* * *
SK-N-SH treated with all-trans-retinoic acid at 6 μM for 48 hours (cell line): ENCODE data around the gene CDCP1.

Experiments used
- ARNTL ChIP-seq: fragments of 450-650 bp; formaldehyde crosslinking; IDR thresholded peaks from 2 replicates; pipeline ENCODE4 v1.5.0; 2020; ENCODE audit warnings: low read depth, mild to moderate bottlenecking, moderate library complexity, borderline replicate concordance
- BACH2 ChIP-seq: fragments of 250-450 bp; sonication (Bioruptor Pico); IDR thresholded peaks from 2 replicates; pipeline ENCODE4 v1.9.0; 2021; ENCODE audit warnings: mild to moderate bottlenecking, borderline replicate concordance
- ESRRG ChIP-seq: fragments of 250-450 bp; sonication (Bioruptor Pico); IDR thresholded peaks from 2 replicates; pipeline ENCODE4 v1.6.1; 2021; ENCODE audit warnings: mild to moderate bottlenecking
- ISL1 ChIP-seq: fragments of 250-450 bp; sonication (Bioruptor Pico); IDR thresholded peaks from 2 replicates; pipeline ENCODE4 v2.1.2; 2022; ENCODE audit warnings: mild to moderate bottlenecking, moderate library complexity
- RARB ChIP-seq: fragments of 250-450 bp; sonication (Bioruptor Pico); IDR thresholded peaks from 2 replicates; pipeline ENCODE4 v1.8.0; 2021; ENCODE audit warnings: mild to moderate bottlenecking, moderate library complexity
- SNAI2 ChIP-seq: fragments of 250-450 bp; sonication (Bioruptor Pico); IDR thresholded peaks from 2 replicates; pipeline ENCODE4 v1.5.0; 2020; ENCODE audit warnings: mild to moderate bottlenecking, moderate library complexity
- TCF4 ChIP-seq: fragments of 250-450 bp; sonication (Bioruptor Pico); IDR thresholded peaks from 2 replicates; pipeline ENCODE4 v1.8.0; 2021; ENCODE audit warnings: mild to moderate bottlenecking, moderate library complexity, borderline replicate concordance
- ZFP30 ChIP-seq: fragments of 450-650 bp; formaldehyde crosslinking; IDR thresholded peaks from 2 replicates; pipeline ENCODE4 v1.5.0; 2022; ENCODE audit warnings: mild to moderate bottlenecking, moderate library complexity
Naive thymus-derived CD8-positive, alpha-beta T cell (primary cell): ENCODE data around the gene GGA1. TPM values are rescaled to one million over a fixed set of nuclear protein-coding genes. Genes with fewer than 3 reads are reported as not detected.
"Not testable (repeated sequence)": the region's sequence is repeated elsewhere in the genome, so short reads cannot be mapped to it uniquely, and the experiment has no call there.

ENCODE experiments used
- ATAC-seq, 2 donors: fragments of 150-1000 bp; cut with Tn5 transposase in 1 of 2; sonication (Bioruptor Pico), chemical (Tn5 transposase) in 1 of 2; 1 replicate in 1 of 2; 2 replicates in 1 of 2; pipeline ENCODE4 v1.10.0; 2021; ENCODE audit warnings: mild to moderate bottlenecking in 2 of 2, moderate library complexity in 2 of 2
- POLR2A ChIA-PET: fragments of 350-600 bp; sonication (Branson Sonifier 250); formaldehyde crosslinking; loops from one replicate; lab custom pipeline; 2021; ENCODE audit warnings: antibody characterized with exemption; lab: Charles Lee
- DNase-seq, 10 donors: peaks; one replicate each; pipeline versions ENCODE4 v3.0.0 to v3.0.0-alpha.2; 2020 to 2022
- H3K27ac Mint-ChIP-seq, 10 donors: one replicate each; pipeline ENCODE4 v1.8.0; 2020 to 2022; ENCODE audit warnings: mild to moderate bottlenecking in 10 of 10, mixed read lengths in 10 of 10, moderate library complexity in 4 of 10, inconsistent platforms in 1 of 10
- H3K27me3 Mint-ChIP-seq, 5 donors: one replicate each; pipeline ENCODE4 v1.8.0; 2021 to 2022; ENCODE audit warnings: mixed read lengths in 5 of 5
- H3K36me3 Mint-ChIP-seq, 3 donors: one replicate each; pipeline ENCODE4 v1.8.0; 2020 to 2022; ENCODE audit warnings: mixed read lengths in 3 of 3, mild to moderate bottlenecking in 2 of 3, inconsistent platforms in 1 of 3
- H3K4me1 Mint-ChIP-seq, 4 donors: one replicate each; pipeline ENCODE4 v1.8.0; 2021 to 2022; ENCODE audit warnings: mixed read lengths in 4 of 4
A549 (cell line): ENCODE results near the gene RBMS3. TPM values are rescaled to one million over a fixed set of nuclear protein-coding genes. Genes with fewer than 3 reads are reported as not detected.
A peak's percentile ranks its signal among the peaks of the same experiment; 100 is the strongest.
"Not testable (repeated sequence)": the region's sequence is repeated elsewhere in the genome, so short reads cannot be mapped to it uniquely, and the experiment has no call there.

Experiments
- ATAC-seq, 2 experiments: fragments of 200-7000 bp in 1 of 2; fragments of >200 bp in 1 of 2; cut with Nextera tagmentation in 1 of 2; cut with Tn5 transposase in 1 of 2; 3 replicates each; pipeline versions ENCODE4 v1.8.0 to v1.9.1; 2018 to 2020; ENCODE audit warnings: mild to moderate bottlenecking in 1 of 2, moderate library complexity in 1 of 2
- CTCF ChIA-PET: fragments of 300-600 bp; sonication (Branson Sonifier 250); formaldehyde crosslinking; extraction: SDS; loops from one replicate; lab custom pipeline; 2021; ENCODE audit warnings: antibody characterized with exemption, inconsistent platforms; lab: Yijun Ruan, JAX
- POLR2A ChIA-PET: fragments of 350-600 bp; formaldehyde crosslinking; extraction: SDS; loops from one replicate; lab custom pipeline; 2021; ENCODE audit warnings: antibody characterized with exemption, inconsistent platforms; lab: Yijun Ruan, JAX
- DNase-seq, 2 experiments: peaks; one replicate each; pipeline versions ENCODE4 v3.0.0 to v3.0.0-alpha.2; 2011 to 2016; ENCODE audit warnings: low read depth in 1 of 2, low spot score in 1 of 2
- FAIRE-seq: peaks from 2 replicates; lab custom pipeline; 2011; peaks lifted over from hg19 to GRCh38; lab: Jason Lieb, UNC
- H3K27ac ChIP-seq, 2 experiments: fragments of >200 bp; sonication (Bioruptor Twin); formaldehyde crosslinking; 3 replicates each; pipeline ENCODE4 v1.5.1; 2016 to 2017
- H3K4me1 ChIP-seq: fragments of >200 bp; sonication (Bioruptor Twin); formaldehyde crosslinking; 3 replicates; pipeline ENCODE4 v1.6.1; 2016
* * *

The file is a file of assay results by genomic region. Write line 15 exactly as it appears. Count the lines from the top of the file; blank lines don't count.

- POLR2A ChIA-PET: fragments of 350-600 bp; sonication (Branson Sonifier 250); formaldehyde crosslinking; loops from one replicate; lab custom pipeline; 2021; ENCODE audit warnings: antibody characterized with exemption; lab: Charles Lee